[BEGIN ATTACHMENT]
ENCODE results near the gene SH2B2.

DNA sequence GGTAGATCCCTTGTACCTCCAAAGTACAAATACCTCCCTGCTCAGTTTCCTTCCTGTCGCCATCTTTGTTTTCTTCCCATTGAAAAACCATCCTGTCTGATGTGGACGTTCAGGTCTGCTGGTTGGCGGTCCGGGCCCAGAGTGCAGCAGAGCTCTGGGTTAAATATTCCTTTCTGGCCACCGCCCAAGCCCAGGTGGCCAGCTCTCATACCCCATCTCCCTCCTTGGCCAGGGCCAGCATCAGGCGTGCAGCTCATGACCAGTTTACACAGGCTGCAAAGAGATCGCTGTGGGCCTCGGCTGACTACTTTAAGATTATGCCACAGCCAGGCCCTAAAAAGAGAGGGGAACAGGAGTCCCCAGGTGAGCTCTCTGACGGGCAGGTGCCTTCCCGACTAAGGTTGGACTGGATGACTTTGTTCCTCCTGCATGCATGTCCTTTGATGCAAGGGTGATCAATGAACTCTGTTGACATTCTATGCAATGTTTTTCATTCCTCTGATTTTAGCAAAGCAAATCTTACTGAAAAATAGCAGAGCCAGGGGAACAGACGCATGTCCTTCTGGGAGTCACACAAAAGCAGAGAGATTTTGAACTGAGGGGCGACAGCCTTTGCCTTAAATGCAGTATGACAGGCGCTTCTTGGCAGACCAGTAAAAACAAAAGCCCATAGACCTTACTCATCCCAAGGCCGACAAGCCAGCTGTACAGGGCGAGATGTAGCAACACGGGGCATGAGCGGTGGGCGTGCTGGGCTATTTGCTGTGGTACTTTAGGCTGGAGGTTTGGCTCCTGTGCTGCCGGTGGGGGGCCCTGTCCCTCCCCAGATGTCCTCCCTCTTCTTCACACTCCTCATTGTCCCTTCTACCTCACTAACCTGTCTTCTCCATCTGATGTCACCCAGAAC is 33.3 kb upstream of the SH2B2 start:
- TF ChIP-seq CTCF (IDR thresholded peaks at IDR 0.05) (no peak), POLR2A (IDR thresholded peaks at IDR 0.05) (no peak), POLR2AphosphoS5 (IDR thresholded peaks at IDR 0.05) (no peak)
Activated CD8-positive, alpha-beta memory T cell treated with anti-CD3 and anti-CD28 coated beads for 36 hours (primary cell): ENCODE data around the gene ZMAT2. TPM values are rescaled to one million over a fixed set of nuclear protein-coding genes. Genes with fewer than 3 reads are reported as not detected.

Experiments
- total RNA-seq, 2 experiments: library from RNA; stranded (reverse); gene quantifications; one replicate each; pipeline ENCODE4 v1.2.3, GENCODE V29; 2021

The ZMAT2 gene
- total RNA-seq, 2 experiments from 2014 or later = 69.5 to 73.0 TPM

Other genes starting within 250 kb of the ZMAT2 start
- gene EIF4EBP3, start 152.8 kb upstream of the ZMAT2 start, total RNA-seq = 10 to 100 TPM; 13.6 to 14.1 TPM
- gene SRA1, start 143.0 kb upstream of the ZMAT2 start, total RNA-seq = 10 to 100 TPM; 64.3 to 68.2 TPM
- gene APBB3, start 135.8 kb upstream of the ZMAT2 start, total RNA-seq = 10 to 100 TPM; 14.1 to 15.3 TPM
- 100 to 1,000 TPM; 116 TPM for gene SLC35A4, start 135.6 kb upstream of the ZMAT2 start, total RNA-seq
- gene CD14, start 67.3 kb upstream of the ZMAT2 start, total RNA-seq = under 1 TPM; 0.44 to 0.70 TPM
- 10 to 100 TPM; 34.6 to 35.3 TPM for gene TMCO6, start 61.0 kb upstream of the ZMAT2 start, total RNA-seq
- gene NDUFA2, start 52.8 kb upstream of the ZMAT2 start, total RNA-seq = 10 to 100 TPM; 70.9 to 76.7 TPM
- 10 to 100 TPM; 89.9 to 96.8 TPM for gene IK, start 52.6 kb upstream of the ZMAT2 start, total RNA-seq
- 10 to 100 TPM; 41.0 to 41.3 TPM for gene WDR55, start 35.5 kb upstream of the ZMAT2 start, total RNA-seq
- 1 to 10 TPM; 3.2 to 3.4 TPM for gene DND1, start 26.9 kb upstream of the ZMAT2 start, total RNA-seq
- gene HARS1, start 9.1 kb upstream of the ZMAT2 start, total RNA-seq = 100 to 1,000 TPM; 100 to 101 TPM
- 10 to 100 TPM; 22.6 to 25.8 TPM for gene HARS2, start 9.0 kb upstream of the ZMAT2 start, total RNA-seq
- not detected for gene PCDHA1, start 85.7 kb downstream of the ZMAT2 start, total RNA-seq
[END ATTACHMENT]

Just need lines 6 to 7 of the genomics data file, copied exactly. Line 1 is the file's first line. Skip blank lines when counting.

- total RNA-seq, 2 experiments: library from RNA; stranded (reverse); gene quantifications; one replicate each; pipeline ENCODE4 v1.2.3, GENCODE V29; 2021

The ZMAT2 gene